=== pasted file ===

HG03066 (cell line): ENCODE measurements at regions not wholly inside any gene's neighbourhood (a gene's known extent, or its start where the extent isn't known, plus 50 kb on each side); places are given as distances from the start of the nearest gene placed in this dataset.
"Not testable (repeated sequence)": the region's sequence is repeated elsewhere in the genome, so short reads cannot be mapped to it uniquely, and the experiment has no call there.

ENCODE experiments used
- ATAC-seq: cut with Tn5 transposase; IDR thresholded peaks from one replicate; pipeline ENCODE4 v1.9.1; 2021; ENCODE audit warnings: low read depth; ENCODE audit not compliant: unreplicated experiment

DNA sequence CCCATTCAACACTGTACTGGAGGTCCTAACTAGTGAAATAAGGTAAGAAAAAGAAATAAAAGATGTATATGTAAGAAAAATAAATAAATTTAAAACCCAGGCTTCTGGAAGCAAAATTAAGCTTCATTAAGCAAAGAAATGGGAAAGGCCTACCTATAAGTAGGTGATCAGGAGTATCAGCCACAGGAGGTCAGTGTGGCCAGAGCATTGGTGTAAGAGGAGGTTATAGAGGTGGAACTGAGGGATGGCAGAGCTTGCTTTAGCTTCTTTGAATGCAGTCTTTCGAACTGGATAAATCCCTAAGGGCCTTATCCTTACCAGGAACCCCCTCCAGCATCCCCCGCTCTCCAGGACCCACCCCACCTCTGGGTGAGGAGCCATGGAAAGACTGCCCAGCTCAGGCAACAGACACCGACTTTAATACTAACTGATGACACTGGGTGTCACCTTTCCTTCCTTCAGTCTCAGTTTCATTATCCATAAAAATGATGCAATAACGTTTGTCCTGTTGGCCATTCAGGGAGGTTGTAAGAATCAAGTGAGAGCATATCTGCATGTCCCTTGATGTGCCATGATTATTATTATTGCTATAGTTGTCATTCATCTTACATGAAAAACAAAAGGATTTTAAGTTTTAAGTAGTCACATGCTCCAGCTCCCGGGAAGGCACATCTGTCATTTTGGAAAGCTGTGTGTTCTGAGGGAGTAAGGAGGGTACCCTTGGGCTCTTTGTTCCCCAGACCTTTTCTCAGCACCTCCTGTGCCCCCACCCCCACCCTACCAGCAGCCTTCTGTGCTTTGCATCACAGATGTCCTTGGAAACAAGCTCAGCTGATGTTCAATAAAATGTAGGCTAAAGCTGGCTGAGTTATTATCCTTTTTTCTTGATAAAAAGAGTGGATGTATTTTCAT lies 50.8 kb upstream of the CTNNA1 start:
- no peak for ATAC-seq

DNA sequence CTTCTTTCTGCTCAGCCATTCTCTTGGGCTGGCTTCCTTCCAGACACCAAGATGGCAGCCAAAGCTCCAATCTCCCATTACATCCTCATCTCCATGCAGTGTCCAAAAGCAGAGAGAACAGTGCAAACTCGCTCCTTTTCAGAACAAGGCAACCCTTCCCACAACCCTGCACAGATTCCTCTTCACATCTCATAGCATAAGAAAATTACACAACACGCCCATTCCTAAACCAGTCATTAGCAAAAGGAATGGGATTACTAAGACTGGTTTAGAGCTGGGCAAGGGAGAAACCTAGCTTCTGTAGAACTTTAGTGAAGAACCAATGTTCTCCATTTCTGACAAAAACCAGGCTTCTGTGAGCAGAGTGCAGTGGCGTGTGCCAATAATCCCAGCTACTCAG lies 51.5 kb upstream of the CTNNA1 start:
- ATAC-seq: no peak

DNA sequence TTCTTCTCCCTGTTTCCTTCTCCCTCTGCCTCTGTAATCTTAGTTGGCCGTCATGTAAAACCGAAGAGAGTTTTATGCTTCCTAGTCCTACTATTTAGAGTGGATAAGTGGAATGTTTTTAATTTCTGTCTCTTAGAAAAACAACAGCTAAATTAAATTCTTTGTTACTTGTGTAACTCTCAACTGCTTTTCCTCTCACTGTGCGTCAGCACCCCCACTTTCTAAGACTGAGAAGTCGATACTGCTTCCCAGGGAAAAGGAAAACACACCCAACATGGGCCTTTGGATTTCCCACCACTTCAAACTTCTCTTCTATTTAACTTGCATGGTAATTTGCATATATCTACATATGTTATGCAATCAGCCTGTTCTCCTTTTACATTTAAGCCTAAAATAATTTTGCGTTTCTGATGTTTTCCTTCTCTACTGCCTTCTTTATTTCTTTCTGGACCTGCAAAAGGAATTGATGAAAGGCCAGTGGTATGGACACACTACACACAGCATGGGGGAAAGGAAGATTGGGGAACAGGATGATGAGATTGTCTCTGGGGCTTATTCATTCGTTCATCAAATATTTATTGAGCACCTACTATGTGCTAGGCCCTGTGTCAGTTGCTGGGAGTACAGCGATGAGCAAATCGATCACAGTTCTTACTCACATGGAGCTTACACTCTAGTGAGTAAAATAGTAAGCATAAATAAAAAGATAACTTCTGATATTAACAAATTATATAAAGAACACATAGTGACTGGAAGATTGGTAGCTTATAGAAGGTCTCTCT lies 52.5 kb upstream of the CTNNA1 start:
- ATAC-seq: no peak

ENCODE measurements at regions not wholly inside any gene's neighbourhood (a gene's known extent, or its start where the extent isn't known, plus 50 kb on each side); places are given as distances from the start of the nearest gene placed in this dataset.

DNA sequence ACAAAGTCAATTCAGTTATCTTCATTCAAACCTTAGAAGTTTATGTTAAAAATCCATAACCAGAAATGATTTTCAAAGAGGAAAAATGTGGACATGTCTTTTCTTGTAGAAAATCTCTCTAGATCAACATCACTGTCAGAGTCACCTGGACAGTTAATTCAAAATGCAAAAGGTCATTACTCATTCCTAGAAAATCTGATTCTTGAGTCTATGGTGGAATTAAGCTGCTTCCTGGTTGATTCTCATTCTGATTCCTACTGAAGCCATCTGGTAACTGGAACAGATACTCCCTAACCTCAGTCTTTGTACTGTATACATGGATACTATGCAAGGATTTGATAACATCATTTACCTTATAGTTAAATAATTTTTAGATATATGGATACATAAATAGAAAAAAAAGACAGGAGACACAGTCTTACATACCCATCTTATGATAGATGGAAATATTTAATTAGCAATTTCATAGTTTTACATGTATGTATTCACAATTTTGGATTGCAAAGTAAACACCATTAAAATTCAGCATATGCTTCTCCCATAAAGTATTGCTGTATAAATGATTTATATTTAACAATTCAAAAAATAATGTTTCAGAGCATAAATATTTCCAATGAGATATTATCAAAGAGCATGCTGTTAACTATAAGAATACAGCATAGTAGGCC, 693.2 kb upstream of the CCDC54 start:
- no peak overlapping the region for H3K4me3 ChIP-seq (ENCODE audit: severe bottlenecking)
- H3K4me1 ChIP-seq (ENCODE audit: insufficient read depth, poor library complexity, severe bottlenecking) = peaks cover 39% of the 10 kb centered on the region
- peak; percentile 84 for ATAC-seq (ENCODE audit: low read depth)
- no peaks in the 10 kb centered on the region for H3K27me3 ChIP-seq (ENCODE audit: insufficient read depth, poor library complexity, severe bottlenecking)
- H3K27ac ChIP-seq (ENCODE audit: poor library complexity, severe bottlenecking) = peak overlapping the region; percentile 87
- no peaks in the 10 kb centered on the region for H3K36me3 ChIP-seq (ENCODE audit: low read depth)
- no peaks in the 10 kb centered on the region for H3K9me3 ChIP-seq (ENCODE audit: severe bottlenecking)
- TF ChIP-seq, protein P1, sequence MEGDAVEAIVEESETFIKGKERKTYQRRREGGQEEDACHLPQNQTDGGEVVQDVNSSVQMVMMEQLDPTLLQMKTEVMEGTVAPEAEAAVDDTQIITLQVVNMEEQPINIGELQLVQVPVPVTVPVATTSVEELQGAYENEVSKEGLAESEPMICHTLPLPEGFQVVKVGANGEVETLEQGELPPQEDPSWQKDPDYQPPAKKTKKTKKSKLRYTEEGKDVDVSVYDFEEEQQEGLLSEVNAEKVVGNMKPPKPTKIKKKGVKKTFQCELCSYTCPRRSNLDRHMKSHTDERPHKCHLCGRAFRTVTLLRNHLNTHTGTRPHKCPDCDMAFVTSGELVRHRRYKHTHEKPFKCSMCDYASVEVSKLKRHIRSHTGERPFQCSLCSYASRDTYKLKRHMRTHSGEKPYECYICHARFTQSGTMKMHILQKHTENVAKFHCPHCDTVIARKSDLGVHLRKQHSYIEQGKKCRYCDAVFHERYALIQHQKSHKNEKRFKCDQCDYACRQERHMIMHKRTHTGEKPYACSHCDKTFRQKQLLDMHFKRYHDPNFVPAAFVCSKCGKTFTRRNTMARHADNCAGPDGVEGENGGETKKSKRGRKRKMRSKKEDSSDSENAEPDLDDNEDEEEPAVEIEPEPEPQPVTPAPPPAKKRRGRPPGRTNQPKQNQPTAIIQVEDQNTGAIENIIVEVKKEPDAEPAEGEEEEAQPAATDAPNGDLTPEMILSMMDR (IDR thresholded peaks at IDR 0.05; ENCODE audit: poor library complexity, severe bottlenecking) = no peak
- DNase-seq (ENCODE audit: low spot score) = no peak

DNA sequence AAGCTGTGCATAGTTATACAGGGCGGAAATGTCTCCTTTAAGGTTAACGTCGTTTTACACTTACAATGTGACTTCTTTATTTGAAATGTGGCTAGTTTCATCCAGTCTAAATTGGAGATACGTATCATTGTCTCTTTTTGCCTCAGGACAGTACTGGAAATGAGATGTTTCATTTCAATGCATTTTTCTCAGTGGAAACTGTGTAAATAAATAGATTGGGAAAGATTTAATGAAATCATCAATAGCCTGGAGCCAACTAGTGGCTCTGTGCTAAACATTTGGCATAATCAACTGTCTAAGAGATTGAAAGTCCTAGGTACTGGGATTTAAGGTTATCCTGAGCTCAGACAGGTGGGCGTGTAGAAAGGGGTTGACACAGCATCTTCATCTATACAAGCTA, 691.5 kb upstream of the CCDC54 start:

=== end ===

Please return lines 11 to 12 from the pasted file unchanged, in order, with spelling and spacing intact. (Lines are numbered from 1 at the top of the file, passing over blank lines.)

ENCODE measurements at regions not wholly inside any gene's neighbourhood (a gene's known extent, or its start where the extent isn't known, plus 50 kb on each side); places are given as distances from the start of the nearest gene placed in this dataset.

DNA sequence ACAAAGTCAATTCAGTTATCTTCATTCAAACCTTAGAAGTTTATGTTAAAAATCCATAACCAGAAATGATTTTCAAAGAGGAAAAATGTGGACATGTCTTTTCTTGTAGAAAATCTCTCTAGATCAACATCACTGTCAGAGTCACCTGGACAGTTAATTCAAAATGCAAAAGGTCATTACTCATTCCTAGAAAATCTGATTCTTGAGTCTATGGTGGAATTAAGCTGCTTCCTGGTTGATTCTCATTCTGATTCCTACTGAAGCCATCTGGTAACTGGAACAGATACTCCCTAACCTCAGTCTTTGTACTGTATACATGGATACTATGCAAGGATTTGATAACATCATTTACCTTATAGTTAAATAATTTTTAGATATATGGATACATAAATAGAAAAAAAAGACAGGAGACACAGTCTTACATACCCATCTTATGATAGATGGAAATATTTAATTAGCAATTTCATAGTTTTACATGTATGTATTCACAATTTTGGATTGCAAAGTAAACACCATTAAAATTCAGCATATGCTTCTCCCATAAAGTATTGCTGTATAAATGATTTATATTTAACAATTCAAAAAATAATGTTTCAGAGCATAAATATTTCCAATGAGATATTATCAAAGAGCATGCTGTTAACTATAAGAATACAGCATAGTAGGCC, 693.2 kb upstream of the CCDC54 start: